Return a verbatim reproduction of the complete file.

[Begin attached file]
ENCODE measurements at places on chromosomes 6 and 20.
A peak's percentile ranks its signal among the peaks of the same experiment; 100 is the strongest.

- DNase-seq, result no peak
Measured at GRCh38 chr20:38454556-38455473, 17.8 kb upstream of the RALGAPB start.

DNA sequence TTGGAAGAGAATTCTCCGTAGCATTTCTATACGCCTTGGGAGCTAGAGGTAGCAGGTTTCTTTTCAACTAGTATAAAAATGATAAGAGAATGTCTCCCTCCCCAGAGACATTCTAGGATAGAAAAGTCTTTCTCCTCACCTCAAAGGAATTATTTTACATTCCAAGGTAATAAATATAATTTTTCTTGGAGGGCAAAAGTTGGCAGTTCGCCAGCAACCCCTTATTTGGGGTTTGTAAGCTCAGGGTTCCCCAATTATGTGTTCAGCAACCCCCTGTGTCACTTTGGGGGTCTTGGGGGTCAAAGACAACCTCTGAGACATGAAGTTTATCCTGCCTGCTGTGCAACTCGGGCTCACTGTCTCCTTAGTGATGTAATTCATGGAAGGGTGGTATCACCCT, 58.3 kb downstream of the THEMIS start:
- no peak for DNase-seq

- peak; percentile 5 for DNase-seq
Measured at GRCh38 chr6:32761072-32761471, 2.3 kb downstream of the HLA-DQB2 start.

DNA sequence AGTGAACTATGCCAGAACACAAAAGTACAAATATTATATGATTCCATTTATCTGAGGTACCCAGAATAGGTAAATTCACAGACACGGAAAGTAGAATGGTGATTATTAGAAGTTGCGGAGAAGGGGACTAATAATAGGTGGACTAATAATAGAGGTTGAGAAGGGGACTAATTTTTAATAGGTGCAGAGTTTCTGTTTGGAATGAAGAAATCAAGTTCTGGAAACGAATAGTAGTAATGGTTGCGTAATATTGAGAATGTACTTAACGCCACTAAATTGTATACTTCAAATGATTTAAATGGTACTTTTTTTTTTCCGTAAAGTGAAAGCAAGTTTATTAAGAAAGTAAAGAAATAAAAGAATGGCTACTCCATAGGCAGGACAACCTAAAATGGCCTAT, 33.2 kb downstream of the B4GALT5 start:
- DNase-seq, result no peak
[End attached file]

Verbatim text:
ENCODE measurements at places on chromosomes 6 and 20.
A peak's percentile ranks its signal among the peaks of the same experiment; 100 is the strongest.

- DNase-seq, result no peak
Measured at GRCh38 chr20:38454556-38455473, 17.8 kb upstream of the RALGAPB start.

DNA sequence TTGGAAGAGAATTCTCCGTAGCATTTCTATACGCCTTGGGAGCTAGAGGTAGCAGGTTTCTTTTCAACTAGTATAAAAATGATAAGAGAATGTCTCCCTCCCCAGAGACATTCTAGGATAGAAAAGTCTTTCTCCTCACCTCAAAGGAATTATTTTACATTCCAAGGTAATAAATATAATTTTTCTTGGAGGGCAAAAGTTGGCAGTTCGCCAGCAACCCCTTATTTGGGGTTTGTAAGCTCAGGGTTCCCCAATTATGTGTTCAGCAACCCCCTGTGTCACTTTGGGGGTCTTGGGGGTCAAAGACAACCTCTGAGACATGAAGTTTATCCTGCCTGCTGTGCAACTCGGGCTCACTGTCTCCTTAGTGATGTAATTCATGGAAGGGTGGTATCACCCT, 58.3 kb downstream of the THEMIS start:
- no peak for DNase-seq

- peak; percentile 5 for DNase-seq
Measured at GRCh38 chr6:32761072-32761471, 2.3 kb downstream of the HLA-DQB2 start.

DNA sequence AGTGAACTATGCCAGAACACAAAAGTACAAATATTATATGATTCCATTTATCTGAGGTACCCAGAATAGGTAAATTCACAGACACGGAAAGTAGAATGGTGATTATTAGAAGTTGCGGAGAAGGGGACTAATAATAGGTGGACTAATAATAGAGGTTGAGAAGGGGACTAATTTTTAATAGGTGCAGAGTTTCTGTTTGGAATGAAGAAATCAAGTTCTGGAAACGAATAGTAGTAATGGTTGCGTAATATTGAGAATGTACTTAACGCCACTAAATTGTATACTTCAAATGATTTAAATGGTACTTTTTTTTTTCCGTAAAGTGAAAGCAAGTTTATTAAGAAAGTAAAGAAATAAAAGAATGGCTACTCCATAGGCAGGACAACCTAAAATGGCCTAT, 33.2 kb downstream of the B4GALT5 start:
- DNase-seq, result no peak